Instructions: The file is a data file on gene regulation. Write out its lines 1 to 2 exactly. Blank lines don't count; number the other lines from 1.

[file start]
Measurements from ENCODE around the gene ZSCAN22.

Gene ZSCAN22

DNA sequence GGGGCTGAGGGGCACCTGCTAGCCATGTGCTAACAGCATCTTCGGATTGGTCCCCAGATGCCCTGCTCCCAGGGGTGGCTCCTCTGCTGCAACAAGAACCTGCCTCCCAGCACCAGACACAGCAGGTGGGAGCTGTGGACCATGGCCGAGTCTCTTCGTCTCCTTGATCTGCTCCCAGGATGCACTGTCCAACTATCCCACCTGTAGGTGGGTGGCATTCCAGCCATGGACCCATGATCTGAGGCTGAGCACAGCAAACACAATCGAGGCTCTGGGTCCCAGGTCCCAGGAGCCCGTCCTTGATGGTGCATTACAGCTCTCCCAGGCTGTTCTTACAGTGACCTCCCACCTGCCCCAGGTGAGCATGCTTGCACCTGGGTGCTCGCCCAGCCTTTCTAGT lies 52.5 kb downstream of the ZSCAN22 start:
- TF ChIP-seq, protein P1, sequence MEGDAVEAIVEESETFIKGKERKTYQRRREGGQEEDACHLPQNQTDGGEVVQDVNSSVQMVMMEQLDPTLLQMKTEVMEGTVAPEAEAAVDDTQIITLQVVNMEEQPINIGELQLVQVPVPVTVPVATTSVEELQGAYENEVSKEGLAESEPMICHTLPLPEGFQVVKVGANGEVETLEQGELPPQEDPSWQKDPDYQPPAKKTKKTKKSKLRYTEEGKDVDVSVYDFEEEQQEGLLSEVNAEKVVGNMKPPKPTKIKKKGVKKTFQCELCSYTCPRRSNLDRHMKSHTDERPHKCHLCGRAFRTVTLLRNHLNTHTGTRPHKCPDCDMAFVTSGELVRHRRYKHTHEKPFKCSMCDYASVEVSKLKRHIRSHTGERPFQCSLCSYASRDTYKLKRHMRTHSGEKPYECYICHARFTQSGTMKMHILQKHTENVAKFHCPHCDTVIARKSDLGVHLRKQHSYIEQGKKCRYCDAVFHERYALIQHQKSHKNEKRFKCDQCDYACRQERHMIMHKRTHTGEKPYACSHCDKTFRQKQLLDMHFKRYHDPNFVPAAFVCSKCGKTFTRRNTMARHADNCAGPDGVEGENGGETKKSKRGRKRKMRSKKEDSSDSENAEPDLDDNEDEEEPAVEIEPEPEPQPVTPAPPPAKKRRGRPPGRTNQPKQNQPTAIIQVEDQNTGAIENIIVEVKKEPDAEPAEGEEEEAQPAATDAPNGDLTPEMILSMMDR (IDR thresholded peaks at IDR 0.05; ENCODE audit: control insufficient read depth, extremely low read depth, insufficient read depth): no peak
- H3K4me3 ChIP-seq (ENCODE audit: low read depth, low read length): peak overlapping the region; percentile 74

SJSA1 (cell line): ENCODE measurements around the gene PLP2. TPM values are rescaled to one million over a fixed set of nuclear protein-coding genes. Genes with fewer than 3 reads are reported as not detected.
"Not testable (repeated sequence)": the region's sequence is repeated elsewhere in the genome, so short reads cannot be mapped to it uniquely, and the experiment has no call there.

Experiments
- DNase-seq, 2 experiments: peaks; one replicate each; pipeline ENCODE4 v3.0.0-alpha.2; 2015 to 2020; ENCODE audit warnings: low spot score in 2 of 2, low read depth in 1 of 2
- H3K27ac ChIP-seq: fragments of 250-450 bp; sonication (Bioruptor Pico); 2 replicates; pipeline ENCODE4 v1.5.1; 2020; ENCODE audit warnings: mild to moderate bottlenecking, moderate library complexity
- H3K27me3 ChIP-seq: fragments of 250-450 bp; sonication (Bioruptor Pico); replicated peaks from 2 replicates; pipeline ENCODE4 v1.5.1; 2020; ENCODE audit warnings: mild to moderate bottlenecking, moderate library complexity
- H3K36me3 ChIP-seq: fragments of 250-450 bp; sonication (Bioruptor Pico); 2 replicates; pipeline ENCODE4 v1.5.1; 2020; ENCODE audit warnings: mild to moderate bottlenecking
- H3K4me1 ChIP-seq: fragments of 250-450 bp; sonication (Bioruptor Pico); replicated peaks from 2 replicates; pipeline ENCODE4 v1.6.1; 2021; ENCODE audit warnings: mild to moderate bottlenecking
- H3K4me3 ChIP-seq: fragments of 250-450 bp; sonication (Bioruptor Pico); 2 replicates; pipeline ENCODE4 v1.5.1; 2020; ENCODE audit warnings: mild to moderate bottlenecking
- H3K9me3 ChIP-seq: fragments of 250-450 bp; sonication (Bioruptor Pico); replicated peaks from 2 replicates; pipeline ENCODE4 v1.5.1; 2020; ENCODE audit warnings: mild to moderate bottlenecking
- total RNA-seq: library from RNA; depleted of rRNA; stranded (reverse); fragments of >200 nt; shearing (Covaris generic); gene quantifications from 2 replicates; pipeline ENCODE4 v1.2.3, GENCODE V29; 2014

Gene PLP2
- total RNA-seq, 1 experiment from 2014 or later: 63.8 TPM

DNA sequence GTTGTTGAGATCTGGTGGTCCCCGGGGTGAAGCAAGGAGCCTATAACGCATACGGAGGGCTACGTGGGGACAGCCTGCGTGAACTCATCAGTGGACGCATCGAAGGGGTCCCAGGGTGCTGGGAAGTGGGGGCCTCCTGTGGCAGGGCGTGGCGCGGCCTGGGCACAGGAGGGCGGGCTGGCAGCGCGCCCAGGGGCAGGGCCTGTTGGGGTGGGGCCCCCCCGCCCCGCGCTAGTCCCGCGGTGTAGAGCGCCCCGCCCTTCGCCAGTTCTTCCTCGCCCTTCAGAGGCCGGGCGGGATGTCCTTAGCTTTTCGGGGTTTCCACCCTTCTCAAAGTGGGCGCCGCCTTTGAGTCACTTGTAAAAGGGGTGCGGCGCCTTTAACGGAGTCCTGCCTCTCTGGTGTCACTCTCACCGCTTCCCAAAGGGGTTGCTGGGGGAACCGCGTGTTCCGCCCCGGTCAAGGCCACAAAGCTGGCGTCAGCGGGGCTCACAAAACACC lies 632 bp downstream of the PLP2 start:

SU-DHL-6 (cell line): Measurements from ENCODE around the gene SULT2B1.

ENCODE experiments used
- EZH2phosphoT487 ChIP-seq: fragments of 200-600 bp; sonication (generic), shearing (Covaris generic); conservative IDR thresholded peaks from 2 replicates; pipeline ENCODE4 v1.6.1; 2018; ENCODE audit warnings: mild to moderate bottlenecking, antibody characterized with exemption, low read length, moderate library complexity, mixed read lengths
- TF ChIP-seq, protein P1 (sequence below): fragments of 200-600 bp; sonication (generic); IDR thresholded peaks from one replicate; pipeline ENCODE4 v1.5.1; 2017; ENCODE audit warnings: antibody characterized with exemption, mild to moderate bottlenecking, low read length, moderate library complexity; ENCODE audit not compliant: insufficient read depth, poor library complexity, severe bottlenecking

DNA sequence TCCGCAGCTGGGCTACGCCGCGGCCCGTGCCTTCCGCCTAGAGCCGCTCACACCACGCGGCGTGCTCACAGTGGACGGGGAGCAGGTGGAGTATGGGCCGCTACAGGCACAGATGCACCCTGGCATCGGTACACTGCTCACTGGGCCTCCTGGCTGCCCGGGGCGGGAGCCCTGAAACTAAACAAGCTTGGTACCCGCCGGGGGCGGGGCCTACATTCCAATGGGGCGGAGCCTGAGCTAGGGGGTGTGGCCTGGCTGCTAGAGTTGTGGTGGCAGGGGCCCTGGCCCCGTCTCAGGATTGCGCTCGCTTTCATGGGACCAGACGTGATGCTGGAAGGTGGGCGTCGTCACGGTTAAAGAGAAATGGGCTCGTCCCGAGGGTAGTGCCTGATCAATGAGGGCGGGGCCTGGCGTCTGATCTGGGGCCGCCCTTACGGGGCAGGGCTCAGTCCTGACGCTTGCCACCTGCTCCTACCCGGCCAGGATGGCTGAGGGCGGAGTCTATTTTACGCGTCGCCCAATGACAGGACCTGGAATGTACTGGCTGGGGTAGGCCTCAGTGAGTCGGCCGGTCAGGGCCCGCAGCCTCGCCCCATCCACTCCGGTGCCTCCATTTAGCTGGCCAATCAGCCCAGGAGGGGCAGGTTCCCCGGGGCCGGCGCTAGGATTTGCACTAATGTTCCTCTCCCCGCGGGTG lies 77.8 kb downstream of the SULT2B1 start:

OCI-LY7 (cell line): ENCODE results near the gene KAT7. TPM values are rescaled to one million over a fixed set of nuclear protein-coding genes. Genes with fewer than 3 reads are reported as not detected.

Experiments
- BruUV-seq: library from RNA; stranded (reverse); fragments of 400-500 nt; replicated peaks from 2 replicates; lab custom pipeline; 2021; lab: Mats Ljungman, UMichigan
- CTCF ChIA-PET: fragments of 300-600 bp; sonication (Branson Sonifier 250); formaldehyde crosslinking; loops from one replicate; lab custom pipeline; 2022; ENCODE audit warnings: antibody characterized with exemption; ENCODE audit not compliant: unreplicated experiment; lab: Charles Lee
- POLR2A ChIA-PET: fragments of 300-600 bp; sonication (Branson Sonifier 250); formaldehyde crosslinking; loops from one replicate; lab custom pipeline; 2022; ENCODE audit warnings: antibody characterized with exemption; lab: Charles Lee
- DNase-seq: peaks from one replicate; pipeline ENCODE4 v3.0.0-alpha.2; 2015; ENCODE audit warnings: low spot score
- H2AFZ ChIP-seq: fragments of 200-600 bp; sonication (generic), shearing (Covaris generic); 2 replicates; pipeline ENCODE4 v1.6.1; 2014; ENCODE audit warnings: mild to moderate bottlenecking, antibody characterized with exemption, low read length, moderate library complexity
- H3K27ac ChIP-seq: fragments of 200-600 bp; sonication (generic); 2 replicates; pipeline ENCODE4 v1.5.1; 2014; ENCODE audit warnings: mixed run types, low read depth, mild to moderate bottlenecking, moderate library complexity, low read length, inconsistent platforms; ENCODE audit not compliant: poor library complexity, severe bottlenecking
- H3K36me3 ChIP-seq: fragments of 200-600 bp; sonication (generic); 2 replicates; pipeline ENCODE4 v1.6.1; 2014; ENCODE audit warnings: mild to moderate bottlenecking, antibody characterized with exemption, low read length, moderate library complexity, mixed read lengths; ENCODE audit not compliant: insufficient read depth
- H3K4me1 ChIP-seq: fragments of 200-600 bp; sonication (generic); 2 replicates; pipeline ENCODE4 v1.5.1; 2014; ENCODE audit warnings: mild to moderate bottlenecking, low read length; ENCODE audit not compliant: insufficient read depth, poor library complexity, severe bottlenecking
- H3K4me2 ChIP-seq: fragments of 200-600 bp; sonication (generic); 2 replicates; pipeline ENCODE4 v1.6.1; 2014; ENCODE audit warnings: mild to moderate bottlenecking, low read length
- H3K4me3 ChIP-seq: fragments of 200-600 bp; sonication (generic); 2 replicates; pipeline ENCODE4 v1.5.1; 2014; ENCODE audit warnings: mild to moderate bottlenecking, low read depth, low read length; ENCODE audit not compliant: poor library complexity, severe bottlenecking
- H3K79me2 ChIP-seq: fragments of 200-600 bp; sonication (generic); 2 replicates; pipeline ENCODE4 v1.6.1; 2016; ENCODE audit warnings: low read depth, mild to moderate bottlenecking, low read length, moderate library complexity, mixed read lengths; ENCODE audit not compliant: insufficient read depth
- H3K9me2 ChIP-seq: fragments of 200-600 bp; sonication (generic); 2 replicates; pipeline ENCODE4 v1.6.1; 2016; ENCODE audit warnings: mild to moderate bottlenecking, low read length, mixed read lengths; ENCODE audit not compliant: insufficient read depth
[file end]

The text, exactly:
Measurements from ENCODE around the gene ZSCAN22.

Gene ZSCAN22